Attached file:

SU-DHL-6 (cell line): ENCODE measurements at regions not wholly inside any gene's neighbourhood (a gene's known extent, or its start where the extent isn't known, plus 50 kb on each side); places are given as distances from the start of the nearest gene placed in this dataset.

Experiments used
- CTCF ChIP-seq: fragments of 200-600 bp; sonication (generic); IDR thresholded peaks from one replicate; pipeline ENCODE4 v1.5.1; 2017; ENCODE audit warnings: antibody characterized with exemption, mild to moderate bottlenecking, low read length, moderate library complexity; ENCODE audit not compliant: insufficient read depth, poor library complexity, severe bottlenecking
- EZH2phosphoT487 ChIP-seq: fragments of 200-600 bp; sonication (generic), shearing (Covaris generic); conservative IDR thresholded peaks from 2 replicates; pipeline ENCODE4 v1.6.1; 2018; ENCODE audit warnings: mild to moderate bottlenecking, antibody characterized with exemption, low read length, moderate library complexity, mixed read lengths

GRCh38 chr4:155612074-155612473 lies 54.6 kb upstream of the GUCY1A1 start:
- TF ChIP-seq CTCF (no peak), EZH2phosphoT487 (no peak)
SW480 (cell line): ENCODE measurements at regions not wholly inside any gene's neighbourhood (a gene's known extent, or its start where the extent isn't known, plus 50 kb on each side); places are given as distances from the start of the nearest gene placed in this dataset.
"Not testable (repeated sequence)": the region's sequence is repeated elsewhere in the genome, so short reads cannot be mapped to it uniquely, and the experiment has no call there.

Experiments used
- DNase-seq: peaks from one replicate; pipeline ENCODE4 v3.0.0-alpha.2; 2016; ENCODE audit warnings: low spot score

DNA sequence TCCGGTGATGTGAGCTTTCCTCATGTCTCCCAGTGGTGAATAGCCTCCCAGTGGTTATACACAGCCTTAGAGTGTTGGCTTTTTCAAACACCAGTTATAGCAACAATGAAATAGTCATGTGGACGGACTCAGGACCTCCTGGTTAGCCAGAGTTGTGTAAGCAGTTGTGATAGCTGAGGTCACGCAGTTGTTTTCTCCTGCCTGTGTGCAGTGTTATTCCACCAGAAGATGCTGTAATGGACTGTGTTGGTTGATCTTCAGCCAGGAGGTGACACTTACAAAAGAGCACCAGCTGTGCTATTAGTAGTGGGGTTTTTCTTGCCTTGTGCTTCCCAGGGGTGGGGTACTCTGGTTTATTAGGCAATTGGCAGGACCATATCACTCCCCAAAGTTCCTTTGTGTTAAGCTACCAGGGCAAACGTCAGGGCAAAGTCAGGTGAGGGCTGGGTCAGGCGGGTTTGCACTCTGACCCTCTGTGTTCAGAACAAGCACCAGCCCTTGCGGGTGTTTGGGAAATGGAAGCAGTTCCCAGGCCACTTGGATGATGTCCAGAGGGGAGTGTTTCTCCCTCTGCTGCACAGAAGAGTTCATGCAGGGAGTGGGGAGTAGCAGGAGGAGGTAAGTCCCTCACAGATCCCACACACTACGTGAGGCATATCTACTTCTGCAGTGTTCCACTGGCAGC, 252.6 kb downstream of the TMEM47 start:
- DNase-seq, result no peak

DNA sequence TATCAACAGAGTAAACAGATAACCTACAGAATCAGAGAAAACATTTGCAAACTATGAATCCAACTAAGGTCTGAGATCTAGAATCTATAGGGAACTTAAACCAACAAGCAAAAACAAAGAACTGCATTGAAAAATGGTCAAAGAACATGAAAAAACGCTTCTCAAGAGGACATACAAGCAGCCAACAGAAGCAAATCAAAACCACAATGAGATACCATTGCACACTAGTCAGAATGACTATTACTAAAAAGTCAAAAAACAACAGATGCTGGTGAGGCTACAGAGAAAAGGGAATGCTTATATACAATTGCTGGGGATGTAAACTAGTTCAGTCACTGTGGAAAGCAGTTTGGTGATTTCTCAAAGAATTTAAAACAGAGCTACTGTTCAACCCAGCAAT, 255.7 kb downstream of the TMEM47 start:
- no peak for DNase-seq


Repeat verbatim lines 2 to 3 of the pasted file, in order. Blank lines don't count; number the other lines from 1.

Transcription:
Experiments used
- CTCF ChIP-seq: fragments of 200-600 bp; sonication (generic); IDR thresholded peaks from one replicate; pipeline ENCODE4 v1.5.1; 2017; ENCODE audit warnings: antibody characterized with exemption, mild to moderate bottlenecking, low read length, moderate library complexity; ENCODE audit not compliant: insufficient read depth, poor library complexity, severe bottlenecking